pane;

4. In the Actions Pane click on “New Send Connector”;

5. On the Introduction page enter a friendly name, “Internet Connector” for example,

and in the “Select the intended use for this Send connector” drop-down box select the

Internet option. Click Next to continue;

6. On the Address Space page, click on the Add button to add an address space for the

Internet Connector. In the address field enter an asterisk *, leave the cost on default and

click OK. Click Next to continue;

7. On the Network settings page you can select if the Send Connector will use its own

network DNS settings to route E-mail to other organizations, or to use a smart host.

Change this according to your own environment and click Next to continue;

8. On the source server page you can choose multiple source servers for the Send

Connector. You can compare this to Bridgehead Servers in Exchange Server 2003. When

you enter multiple Hub Transport Servers, the Exchange organization will automatically

load balance the SMTP traffic between the Hub Transport Servers. Since we have only

one Hub Transport Server installed we can leave this as default. Click Next to continue;

9. Check the Configuration Summary, and if everything is ok click on New to create the

Send Connector;

10. On the Completion page click Finish.

You have now created a Send Connector that routes messages from the internal Exchange

Server 2010 organization to the Internet.


Exchange recipients clearly need an email address for receiving email. For receiving email

from the Internet, recipients need an email address that corresponds to an accepted domain.

Recipients are either assigned an email address using an Email Address Policy, or it is also

possible to manually assign e-mail addresses to recipients.

To configure Email Address Policies follow these steps:

1. Logon to an Exchange Server 2010 server with domain administrator credentials and

open the Exchange Management Console;

2. Expand the “Microsoft Exchange On-Premises”;

3. Expand the Organization Configuration;

4. Click on Hub Transport in the left pane;

5. In the middle pane there are eight tabs, click on the on labelled E-Mail Address Policies;

6. There will be one default policy that will be applied to all recipients in your organization.

For now the default policy will be changed so that recipients will have the E-mail address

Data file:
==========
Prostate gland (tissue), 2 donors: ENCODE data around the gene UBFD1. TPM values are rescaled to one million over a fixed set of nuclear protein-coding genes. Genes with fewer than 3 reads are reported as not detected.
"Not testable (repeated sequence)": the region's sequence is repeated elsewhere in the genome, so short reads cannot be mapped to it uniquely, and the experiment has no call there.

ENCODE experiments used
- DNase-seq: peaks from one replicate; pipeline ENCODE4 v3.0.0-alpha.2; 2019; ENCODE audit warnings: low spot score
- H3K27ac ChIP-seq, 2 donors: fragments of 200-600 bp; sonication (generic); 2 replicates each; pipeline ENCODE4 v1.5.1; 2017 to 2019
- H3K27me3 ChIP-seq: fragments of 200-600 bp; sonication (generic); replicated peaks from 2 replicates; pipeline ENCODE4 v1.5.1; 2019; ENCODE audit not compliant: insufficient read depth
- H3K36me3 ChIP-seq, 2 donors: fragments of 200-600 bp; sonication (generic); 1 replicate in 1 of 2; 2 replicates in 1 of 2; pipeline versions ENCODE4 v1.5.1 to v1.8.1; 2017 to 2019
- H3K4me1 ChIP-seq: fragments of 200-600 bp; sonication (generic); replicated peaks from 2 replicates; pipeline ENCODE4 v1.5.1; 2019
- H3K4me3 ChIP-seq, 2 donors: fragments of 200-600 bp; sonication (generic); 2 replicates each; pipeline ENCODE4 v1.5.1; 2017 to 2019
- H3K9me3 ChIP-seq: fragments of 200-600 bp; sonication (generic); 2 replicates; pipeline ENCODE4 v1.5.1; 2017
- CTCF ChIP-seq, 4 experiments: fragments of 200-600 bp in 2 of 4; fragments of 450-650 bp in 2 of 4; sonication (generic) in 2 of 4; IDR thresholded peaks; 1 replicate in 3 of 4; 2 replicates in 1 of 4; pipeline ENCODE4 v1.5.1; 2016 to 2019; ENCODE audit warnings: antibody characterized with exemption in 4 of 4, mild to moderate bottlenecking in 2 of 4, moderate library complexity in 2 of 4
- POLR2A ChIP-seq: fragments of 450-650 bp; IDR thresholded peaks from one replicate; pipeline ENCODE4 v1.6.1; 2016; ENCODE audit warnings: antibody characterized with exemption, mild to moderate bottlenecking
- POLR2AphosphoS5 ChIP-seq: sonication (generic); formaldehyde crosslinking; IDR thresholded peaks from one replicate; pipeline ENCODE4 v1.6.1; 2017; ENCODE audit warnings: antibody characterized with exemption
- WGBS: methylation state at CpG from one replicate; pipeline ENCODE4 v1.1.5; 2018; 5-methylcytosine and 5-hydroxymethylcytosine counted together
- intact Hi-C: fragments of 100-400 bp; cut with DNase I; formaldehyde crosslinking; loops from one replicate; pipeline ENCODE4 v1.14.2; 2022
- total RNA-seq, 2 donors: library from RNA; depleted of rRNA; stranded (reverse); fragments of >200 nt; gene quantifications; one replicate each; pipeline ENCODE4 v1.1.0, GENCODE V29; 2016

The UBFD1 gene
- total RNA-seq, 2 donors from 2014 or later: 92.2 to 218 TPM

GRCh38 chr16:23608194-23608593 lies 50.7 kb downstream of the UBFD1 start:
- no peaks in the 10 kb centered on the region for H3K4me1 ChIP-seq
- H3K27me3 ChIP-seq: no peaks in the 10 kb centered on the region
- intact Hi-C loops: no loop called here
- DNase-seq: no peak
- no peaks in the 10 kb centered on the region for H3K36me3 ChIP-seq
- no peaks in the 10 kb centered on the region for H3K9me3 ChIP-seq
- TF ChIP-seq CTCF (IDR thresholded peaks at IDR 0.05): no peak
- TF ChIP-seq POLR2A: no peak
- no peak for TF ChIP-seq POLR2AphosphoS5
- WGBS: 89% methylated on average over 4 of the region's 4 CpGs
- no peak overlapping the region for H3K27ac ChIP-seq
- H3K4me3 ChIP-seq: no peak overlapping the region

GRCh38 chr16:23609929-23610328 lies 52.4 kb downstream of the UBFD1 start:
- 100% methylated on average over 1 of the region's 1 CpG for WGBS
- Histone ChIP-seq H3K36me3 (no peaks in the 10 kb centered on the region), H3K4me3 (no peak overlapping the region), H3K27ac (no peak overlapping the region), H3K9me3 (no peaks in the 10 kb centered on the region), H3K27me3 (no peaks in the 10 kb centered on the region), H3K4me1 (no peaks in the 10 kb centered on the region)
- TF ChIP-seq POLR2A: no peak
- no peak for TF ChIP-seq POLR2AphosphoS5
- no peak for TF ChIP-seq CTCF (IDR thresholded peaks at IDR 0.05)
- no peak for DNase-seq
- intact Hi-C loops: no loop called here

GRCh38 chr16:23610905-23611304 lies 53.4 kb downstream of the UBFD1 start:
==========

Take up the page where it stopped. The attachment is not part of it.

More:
corresponding to your Accepted Domain. Click on New E-mail Address policy to create a

new policy;

7. On the Introduction page enter a new Friendly Name. Click the Browse button to select

a container or Organizational Unit in Active Directory where you want to apply the

filter. Select the Users container. Click Next to continue;

8. On the Conditions page you can select conditions on how the recipients in the container

will be queried, for example on State, Province, Department, Company etc. Do not select

anything for this demonstration, and click Next to continue;

9. On the E-mail Addresses tab click the Add button, the SMTP E-mail Address pop-up

will be shown. Leave the local part default (Use Alias) and select the “Select the accepted

domain for the e-mail address” option and click Browse;

10. Select the Accepted Domain you entered earlier , click OK twice and

click Next to continue;

11. On the Schedule page you have the option to apply the policy immediately or schedule

a deploy during, for example, non-office hours. This is useful when you have to change

thousands of recipients. For now leave it on Immediately and click Next to continue;

12. Review the settings, and if everything is ok then click New to create the policy and apply

it immediately;

13. When finished successfully click the Finish button.

You can check the E-mail address on a recipient through the EMC to confirm your policy

has been correctly applied. Expand the Recipient Configuration in the left pane of the

Exchange Management Console and click on ‘Mailbox’. In the middle pane a list of recipients

should show up, although right after installation only an administrator mailbox should be

visible. Double click on the mailbox and select the E-mail Addresses tab. The Administrator@

yourdomain.com should be the primary SMTP address.